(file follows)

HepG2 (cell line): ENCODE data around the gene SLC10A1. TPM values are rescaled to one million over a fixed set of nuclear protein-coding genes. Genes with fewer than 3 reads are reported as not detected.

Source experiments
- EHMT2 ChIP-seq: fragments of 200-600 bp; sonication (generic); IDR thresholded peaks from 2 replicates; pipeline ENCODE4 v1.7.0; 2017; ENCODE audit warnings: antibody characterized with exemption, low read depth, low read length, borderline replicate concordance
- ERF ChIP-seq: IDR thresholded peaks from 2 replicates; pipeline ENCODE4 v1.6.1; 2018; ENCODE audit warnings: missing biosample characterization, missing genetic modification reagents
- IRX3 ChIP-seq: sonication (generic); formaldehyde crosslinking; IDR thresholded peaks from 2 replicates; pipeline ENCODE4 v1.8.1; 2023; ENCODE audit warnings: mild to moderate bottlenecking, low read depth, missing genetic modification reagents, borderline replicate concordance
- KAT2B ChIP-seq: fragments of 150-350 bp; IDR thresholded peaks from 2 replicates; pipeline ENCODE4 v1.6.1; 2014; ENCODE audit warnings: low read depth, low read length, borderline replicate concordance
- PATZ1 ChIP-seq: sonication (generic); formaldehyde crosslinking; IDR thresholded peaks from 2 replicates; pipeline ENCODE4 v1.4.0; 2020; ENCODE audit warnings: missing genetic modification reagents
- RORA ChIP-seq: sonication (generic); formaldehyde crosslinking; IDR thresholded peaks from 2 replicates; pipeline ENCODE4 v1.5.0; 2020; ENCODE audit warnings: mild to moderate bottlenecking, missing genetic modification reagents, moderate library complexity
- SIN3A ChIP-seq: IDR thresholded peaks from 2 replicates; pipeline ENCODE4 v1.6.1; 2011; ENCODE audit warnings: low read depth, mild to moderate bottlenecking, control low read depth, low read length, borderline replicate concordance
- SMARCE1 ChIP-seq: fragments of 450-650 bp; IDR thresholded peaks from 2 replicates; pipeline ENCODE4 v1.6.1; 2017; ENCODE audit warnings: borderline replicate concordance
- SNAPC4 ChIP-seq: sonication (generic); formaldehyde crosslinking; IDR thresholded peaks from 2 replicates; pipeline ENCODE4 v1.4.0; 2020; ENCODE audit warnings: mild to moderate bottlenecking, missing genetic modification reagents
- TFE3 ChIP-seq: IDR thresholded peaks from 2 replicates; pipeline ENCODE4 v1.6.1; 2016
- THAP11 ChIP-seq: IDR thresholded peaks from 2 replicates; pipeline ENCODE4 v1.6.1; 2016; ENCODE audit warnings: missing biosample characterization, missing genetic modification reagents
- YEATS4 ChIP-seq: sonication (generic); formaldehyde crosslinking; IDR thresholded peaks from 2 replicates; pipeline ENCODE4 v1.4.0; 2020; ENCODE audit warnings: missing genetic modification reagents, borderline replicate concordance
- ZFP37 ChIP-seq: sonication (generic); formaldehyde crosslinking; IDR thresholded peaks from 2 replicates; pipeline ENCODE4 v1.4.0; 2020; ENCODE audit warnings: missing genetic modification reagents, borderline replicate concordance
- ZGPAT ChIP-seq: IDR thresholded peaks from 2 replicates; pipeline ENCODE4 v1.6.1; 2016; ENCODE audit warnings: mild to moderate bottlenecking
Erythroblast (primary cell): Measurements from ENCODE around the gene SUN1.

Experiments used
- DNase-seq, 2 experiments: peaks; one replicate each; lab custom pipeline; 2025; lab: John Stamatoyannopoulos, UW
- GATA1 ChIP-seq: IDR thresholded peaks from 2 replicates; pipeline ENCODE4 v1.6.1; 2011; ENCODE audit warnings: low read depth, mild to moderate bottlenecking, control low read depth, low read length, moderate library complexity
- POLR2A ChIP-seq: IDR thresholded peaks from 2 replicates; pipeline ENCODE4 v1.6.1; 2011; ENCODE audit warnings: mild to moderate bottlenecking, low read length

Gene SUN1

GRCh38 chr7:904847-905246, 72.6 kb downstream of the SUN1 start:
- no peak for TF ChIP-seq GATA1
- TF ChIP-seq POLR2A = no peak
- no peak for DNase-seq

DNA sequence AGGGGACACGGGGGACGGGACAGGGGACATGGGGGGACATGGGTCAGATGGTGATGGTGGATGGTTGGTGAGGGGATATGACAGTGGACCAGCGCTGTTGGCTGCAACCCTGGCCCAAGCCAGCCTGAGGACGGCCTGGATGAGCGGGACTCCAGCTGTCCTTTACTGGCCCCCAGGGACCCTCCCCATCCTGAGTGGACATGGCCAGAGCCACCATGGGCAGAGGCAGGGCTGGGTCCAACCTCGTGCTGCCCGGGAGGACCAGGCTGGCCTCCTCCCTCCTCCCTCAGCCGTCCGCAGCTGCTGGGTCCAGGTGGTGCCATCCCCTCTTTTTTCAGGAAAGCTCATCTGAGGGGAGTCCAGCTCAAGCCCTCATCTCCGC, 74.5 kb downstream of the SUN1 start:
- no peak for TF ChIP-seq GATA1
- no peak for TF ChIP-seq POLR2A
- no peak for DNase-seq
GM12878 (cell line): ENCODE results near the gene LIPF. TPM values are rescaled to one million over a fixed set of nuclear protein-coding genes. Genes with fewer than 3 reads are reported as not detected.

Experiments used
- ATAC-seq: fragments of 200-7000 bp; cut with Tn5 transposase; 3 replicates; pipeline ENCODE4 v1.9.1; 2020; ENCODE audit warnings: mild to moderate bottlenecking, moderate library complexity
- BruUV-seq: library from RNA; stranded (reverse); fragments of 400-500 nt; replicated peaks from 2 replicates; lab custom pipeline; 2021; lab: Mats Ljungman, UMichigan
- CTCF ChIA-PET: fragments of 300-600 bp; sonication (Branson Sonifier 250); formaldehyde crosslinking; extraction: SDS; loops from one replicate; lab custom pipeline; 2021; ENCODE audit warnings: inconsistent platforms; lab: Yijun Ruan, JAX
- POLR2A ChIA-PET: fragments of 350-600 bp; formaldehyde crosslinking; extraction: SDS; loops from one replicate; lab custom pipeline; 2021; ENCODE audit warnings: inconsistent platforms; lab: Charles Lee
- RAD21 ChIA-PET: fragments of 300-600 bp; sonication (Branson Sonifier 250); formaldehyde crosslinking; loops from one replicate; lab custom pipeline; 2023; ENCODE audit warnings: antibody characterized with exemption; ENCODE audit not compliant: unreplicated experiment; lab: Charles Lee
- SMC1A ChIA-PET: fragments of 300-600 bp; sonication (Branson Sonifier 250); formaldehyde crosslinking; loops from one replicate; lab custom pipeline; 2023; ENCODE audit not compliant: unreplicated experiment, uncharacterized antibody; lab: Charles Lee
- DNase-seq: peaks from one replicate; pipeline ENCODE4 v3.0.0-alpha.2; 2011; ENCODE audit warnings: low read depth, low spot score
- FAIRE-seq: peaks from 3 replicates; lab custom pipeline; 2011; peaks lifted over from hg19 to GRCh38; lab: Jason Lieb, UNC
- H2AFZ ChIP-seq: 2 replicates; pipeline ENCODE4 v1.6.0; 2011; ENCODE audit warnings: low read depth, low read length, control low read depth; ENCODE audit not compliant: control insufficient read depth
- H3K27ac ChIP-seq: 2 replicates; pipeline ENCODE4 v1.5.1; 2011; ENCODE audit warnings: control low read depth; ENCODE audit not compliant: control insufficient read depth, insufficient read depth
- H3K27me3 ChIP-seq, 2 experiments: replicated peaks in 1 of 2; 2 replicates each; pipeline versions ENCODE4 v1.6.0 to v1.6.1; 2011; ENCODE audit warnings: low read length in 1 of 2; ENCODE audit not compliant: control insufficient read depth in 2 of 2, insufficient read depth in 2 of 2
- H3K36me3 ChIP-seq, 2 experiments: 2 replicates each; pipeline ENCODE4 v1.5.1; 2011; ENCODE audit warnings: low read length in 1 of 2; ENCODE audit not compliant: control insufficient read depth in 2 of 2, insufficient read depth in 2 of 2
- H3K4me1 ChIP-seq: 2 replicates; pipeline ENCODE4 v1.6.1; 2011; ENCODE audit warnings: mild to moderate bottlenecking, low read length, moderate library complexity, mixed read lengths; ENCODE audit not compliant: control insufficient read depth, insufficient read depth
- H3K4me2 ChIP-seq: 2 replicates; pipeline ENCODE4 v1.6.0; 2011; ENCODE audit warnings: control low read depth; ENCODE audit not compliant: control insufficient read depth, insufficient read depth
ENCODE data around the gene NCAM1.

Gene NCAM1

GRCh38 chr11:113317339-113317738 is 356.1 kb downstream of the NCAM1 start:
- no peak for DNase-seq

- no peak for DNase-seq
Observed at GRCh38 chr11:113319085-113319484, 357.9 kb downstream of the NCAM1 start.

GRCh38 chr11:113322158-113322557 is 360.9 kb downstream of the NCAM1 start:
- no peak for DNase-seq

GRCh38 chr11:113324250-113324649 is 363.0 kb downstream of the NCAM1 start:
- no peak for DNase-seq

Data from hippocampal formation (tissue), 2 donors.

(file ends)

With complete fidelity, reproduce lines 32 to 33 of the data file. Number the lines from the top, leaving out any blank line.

Experiments used
- ATAC-seq: fragments of 200-7000 bp; cut with Tn5 transposase; 3 replicates; pipeline ENCODE4 v1.9.1; 2020; ENCODE audit warnings: mild to moderate bottlenecking, moderate library complexity